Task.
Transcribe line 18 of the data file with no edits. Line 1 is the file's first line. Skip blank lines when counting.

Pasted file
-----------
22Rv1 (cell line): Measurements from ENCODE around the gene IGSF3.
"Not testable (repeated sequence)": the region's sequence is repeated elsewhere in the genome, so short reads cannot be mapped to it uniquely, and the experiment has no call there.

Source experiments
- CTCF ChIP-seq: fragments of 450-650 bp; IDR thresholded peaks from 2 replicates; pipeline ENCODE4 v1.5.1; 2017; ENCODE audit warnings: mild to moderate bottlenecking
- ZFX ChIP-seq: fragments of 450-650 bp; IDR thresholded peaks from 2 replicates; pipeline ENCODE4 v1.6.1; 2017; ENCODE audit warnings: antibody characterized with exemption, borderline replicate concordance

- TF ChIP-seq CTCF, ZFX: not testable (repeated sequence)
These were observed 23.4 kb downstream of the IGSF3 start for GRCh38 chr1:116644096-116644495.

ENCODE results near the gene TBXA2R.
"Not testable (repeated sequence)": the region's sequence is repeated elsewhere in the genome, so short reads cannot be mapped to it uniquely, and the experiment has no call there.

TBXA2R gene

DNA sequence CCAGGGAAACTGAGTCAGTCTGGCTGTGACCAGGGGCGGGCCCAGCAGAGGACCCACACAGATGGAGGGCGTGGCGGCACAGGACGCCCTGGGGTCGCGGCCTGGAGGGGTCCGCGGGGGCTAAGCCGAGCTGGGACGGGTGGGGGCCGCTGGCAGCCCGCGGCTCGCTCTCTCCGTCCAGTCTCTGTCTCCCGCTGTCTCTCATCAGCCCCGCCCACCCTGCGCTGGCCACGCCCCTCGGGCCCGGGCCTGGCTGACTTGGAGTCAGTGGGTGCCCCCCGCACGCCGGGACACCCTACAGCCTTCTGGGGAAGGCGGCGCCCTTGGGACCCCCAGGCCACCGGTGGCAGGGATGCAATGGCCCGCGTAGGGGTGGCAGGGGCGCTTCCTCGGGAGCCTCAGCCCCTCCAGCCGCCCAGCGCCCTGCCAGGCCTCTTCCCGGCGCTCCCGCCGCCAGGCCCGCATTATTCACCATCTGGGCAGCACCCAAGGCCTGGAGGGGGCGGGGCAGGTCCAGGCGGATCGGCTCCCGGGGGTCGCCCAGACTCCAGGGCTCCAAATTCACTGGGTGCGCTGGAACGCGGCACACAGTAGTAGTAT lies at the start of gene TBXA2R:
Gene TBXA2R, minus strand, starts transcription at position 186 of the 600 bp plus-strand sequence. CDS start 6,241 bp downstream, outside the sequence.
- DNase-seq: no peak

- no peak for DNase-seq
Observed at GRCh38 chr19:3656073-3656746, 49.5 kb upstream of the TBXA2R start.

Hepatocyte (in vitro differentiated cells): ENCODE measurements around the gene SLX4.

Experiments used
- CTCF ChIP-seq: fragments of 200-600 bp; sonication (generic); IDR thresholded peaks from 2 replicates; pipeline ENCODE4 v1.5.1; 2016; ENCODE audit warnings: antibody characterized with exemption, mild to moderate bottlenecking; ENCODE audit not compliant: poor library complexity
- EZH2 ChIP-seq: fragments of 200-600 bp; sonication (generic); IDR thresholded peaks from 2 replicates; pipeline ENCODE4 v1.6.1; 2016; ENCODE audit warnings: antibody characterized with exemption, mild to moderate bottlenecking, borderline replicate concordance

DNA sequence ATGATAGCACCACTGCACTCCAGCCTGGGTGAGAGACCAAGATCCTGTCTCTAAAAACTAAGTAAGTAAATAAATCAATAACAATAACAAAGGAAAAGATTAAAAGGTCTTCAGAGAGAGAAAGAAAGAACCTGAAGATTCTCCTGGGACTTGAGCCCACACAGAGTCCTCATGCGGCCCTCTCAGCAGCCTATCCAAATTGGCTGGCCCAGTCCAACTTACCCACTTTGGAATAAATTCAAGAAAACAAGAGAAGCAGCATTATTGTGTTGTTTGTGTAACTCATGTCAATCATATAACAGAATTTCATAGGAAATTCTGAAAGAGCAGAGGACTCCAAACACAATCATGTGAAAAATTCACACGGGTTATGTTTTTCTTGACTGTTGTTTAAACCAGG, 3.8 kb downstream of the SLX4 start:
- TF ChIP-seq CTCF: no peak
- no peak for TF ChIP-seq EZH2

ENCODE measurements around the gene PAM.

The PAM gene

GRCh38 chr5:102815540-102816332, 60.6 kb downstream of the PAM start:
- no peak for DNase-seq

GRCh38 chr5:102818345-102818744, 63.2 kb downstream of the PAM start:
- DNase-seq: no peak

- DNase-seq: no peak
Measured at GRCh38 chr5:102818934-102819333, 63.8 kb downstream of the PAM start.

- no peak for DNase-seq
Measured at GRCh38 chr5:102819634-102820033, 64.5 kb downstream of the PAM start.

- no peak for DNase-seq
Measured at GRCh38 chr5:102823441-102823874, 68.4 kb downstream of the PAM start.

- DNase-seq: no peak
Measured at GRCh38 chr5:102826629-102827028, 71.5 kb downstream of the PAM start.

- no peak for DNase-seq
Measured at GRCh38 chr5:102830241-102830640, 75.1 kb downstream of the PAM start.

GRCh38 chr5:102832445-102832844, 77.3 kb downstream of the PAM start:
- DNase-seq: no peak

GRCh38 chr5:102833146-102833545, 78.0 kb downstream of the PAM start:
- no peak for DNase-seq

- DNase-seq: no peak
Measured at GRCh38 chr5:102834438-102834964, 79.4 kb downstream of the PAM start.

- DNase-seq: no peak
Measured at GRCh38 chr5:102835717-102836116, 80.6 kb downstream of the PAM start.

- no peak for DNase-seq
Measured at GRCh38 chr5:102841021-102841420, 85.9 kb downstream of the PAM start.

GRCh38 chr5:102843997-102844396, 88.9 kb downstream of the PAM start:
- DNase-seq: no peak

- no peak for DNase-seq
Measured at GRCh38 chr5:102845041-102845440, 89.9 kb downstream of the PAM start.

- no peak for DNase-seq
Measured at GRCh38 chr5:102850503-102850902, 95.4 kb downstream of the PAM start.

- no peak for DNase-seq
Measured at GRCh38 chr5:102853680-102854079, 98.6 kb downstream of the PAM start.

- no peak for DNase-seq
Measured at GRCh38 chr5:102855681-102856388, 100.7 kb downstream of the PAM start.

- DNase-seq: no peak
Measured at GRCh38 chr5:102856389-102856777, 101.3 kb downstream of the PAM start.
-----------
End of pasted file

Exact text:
- CTCF ChIP-seq: fragments of 200-600 bp; sonication (generic); IDR thresholded peaks from 2 replicates; pipeline ENCODE4 v1.5.1; 2016; ENCODE audit warnings: antibody characterized with exemption, mild to moderate bottlenecking; ENCODE audit not compliant: poor library complexity